Electronic chips may experience, during the soldering process to a circuit board, out-of-plane displacements whose magnitude is not compatible with technological requirements on good bonding. This paper presents an experimental procedure based on the projection computer-aided moire (PCAM) system in order to contour the distorted shape of electronic chips undergoing a thermal cycle which simulates the soldering process. The PCAM system is an integrated system where a pattern of fringes is transformed via software into a continuous phase distribution from which the distorted shape of the chip can be recovered. In this study, a number of chips have been heated at different temperatures ranging between 120 and 220 degrees C in order to reproduce conditions that may occur during the real soldering process. Since measurements are carried out when the thermal field has become uniform, the chip deforms in the fashion of a quadric surface (i.e. a hyperboloid). Analysis of the chip's deformed shape reveals that the largest displacement gradients experienced by the chips tested in this study are such that requirements on good bonding of the welded assembly are met. This finding, together with the fact that handling and investigation of electronic chips usually require special care, supports the conclusion that the PCAM approach may be successfully applied in the industry for the non-destructive testing of delicate components.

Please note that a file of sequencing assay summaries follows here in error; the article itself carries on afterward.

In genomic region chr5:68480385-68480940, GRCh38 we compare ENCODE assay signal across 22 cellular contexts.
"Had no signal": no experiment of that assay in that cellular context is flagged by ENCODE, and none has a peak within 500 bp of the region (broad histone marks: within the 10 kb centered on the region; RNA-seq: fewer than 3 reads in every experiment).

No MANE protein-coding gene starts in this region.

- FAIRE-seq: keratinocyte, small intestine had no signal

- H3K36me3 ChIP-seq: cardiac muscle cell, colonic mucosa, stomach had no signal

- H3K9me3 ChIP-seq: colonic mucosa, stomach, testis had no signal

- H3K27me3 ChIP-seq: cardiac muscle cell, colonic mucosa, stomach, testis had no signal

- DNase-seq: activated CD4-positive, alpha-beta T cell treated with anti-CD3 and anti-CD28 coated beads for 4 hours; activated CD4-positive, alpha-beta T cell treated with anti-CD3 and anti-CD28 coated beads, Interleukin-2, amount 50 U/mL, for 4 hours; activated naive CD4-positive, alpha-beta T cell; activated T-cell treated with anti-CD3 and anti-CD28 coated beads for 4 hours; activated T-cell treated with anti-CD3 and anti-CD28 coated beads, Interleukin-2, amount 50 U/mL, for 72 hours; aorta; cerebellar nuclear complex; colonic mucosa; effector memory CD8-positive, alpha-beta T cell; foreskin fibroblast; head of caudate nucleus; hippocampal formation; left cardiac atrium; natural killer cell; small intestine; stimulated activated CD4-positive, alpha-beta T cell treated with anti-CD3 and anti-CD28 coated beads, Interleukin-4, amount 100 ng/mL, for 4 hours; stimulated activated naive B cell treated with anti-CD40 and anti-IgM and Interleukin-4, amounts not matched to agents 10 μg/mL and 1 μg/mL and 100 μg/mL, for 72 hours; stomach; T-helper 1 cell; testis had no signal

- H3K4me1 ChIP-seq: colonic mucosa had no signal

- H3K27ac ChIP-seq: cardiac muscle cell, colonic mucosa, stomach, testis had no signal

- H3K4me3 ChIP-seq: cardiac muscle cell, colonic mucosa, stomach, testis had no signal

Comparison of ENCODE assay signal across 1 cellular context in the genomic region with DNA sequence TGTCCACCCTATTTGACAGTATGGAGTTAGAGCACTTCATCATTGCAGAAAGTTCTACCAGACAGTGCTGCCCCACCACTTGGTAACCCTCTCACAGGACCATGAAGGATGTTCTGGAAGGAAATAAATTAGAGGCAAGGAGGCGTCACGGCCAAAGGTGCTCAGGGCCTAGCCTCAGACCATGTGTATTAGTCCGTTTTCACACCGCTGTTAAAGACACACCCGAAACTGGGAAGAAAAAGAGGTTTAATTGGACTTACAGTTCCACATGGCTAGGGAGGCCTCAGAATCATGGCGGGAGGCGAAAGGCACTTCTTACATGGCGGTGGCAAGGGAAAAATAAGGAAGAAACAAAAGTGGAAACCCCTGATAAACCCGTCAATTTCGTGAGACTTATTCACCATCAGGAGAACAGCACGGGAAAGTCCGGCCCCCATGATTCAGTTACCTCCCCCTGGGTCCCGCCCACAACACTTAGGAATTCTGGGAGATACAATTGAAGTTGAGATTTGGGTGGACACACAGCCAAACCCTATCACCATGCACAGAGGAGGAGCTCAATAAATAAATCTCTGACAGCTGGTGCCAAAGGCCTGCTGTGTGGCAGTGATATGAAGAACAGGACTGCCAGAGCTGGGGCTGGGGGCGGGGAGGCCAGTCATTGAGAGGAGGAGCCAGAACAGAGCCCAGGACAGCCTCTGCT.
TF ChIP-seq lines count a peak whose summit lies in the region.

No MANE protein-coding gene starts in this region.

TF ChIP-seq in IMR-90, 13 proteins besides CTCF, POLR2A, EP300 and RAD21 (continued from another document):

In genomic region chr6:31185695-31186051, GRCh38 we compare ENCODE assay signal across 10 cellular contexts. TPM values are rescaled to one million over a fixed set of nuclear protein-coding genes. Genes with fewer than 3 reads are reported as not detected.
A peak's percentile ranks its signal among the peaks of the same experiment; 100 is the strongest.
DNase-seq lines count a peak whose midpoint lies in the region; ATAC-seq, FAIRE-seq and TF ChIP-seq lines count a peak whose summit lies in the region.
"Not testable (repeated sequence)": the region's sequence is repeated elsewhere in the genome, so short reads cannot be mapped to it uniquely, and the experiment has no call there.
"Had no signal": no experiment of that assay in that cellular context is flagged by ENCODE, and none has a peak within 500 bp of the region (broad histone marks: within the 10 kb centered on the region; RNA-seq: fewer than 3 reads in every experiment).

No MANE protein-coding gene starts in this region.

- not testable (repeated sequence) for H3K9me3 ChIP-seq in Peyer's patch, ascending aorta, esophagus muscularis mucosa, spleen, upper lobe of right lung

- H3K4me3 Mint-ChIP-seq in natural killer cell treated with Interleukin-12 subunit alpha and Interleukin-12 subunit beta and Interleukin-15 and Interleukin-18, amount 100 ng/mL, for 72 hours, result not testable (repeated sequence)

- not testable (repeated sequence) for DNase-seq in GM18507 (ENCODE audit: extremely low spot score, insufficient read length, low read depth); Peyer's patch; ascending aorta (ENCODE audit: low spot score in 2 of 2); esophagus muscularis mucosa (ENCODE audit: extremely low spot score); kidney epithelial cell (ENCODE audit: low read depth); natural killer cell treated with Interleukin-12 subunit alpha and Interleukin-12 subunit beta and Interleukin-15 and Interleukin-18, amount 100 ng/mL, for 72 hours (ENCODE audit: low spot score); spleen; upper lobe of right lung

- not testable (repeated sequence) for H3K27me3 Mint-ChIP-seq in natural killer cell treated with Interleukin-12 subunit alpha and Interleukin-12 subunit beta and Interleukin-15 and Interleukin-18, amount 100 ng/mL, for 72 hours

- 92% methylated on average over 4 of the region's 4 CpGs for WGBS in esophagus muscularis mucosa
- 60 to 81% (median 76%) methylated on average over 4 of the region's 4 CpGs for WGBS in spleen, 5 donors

|Titolo:||Measurement of deflections experienced by electronic chips during soldering|
|Data di pubblicazione:||2006|
|Digital Object Identifier (DOI):||10.1243/03093247JSA168|
|Appare nelle tipologie:||1.1 Articolo in rivista|